Notice: class-feed.php is deprecated since version 4.7.0! Use fetch_feed() instead. in /var/www/html/somdev/wp-includes/functions.php on line 3958 Dr. Silas Norman Jr., longtime leader, dies at age 74 « News
banner-news

Dr. Silas Norman Jr., longtime leader, dies at age 74

July 17, 2015

The Wayne State University School of Medicine has lost a huge voice and an even greater heart.

Silas Norman Jr., M.D., associate dean of Admissions, Diversity and Inclusion, died in the early morning hours of July 17, 2015. He was 74.

Services have yet to be finalized, but are expected to take place July 25 at Hartford Memorial Baptist Church in Detroit, where Dr. Norman served as a deacon.

Dr. Norman, a graduate of the school and a longtime member of the faculty, was a driving force for diversity, fairness and compassion for the underserved.

“We have lost a beloved faculty member, a determined leader, and more importantly, a great man,” said Jack D. Sobel, M.D., dean of the School of Medicine. “In many ways Dr. Norman helped shape our School of Medicine. There are hundreds of people who will never forget his contributions to their success in medical school and in life.”

After graduating with a bachelor’s degree in natural sciences from Paine College in Augusta, Ga., Dr. Norman entered the School of Medicine as a medical student, and graduated in 1976. He completed his internship and residency in Internal Medicine at Detroit General Hospital. An assistant professor of Internal Medicine, he was appointed assistant dean for Admissions in 2003, and associate dean for Admissions, Diversity and Inclusion in 2010.

“In one simple phrase, Dr. Norman gave his life to the Wayne State University School of Medicine,” said Herbert Smitherman Jr., M.D., M.P.H., interim vice dean of Diversity and Inclusion. “From medical student to internal medicine resident to faculty to dean of Admissions, Dr. Norman was engaged in every aspect of WSU School of Medicine life. Medicine was his ministry; whether providing care to prisoners, the underserved and uninsured or expanding opportunities in medicine for underrepresented people, he always cared beyond himself. And this is why he was loved by so many. He was an outstanding leader, physician, mentor and person, and most importantly, my friend. His presence will be greatly missed by all.”

Dr. Norman served as a consultant to the Detroit Health Care for the Homeless project and the Detroit Department of Health & Wellness Promotion, working to see that thousands of uninsured and underserved people received much-needed health care. He was chair of the Detroit-based Community Health Awareness Group Inc., an organization dedicated to supporting individuals affected and infected with HIV and AIDS.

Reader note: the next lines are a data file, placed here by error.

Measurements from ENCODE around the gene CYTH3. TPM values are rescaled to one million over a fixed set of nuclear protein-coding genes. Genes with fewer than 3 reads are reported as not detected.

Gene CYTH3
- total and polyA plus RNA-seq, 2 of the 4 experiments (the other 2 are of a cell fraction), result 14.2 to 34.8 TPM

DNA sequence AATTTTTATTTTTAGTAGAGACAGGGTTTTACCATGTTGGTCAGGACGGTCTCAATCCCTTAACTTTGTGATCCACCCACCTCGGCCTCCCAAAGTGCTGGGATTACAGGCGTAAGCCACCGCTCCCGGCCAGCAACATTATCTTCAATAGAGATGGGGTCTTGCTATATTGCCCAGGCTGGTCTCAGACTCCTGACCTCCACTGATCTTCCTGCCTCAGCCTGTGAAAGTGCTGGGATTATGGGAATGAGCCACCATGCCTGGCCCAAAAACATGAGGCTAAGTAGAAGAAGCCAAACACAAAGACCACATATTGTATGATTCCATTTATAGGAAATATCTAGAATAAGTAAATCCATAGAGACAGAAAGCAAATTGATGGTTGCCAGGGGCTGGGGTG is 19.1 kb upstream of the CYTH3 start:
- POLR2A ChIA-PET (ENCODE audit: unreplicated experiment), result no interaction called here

A medical suite at the State Prison of Southern Michigan in Jackson is named after Dr. Norman, who served as the facility’s medical director. His commitment to social and humanistic medicine also led him to serve as chief medical officer for the Michigan Department of Corrections and medical director for the Wayne County Jails.

The recipient of many awards and honors, Dr. Norman was reserved about such recognition. “To be honored for the service that we give is a distinct privilege and an honor,” he said upon receiving one of his many recognitions. “I think the opportunity to do this work is really a privilege. The community has a right to expect us to give some service.”

In 2000, Dr. Norman received the Alumni Achievement Award from the United Negro College Fund. That same year the Wayne State University Organization of Black Alumni selected him for its Alumni Achievement Award, and the Michigan Department of Community Health presented him with the Association of State and Territorial Health Officials Vision Award.

He received the School of Medicine’s Trailblazer Award in 2010. The award honors outstanding alumni and faculty who have made substantial contributions and demonstrated courage, initiative, innovation, risk-taking and leadership. During the 2011 commencement ceremony, Dr. Norman received the Distinguished Service Award for his work in diversity, his fairness and his compassion for the underserved.

In 2012, Dr. Norman was named a Detroit Everyday Hero by Verizon Wireless, which partnered with 100 Black Men of Greater Detroit and the Urban League of Detroit and Southeastern Michigan.

“He was a very compassionate, loving and giving person,” said De’Andrea Matthews, interim director of Diversity and Inclusion for the School of Medicine, who began working with Dr. Norman in 2006. “He was a wonderful boss and a wonderful person in general. He was very caring about you as a person, and he was very much a family man. He has been a driving force behind diversity and the underserved.”

Anyone who had the good fortune to hear Dr. Norman sing knew that he had a voice that rolled like thunder. He lent that talent to Detroit’s critically acclaimed Brazeal Dennard Chorale, and it was no surprise when the chorale won gold and silver medals at the 2012 World Choir Games with his help.

“I am a product of the public schools of Augusta, Georgia,” Dr. Norman said at that time. “My first remembrance of the joy of singing came in the third grade of the Charles T. Walker Elementary School. I remember the joy of the harmony and the words to some of the songs until this day. Music has been a passion and a comfort ever since. Throughout my education, at every level, I have had the privilege of being mentored and encouraged by passionate and well-trained musicians – in my community life and in my church life.”

BACK TO TOP